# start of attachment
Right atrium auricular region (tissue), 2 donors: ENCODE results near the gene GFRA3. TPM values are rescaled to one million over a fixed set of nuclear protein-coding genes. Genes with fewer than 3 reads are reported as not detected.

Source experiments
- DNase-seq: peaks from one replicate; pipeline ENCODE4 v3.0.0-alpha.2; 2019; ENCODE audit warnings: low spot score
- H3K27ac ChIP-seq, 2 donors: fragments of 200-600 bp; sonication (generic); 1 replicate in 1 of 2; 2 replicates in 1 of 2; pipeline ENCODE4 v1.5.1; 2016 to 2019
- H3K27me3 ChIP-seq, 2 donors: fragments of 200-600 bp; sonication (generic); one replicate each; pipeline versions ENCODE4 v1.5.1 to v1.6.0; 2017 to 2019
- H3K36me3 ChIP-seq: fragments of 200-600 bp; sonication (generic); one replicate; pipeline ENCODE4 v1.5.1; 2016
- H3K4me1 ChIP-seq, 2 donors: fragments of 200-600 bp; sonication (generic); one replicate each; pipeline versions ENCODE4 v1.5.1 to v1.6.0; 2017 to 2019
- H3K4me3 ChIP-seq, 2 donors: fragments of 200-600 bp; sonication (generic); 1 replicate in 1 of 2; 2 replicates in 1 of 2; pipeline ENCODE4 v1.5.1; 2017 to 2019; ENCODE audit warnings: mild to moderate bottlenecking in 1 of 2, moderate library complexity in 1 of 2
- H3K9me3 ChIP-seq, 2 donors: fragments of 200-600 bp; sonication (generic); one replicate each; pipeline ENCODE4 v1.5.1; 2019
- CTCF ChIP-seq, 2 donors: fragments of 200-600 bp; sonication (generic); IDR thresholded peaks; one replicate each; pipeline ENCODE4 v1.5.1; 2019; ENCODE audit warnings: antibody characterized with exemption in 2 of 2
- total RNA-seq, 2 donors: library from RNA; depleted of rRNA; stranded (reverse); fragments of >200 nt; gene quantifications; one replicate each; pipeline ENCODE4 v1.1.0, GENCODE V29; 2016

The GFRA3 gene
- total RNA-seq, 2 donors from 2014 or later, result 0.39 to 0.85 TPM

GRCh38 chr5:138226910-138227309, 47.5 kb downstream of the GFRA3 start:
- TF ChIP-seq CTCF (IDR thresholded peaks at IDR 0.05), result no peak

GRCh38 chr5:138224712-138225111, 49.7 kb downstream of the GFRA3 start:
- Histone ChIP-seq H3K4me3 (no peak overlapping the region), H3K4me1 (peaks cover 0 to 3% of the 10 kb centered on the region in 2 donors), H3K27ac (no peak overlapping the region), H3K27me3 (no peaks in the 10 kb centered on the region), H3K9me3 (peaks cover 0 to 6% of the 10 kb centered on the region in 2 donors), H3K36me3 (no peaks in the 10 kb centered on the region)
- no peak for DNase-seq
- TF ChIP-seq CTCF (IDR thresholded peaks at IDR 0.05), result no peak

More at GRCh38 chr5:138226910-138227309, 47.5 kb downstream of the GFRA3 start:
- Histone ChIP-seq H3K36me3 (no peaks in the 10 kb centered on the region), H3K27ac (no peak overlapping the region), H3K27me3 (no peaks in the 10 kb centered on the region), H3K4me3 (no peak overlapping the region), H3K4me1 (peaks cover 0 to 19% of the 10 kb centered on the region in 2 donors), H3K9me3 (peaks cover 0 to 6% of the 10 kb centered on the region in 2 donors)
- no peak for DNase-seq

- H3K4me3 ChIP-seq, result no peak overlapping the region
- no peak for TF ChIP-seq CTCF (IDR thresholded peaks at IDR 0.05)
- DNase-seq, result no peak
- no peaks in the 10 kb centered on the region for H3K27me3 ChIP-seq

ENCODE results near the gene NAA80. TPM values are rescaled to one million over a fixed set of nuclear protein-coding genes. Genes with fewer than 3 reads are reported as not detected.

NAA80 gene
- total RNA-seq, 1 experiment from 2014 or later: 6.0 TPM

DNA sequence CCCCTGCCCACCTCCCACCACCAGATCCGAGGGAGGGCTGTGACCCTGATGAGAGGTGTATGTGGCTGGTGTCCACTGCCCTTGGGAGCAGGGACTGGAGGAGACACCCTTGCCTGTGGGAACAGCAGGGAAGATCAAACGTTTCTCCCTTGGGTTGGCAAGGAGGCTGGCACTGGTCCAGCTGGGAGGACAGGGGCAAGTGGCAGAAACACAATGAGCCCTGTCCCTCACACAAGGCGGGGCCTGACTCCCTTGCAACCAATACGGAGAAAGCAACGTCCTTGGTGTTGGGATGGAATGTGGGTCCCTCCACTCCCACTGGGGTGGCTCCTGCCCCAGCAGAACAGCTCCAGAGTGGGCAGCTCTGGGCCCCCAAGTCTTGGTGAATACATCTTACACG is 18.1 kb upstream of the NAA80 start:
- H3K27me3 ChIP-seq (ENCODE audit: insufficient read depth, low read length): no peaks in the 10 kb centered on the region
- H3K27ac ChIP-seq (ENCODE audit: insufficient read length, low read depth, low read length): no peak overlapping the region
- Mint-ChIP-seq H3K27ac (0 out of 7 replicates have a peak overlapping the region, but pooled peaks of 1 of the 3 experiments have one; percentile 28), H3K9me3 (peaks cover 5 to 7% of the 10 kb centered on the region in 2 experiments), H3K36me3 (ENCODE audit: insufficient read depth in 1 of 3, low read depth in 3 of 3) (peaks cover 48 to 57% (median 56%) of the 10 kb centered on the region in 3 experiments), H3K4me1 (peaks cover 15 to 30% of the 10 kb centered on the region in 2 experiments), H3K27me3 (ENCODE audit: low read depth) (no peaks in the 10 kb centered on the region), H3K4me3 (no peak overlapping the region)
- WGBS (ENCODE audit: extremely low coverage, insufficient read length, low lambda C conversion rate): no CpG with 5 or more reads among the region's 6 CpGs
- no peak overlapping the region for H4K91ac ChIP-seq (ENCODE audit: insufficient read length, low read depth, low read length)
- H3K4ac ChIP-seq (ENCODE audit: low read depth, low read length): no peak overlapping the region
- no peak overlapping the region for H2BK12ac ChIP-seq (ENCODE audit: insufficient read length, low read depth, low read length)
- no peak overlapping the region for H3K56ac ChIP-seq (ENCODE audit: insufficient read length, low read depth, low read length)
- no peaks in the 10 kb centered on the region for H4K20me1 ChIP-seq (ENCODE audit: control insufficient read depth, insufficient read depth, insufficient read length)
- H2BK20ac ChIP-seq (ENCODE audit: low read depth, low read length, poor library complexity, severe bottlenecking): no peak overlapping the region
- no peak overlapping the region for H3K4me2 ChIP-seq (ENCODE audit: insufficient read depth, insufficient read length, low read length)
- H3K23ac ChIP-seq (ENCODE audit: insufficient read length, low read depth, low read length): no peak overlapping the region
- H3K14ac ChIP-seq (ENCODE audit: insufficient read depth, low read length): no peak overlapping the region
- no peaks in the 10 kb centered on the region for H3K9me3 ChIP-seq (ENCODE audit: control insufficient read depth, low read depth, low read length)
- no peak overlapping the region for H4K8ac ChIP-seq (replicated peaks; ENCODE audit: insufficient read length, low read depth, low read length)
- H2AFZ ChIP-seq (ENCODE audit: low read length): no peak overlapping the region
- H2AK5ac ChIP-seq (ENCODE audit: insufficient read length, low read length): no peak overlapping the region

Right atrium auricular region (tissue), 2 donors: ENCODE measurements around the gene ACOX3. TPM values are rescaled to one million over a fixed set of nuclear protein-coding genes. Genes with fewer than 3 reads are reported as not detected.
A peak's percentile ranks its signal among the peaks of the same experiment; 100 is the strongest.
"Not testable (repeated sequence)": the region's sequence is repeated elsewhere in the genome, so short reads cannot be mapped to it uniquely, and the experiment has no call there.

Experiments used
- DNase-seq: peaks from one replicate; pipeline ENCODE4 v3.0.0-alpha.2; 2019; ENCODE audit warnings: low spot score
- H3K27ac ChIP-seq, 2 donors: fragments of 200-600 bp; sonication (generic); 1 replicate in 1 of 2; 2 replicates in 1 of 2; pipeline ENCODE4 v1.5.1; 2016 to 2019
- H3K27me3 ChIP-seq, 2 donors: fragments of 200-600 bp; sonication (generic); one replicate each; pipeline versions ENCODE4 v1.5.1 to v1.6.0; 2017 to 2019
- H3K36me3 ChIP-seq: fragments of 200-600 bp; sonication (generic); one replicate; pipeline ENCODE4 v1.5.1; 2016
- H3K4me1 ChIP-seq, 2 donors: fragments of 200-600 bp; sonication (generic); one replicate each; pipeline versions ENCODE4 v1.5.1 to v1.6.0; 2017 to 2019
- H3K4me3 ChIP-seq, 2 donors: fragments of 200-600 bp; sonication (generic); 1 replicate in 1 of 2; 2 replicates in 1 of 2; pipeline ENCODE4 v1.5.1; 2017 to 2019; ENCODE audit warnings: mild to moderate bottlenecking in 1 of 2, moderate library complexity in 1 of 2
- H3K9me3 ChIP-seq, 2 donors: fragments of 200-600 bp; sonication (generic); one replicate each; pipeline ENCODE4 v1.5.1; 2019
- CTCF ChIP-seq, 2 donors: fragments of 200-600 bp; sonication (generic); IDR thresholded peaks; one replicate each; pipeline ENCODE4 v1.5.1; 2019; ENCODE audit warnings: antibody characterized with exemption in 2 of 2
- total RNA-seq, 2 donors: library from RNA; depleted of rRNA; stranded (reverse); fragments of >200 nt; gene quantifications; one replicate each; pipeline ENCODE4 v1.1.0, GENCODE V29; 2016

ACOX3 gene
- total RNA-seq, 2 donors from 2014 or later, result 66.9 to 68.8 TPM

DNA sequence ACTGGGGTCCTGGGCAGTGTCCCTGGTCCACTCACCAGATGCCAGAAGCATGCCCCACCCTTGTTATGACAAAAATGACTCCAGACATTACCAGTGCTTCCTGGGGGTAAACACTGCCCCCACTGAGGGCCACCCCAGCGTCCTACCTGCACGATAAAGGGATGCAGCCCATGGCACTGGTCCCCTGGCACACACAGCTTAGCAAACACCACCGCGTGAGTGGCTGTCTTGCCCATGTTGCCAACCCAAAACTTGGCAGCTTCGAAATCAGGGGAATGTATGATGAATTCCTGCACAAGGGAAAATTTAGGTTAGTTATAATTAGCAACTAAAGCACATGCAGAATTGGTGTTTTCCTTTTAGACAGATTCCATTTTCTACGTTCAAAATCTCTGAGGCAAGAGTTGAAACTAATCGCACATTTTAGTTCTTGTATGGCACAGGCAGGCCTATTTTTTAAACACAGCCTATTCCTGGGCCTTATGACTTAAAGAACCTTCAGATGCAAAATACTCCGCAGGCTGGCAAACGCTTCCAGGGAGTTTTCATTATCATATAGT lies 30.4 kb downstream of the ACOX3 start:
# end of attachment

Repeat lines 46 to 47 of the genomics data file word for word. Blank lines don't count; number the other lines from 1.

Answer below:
- H2AFZ ChIP-seq (ENCODE audit: low read length): no peak overlapping the region
- H2AK5ac ChIP-seq (ENCODE audit: insufficient read length, low read length): no peak overlapping the region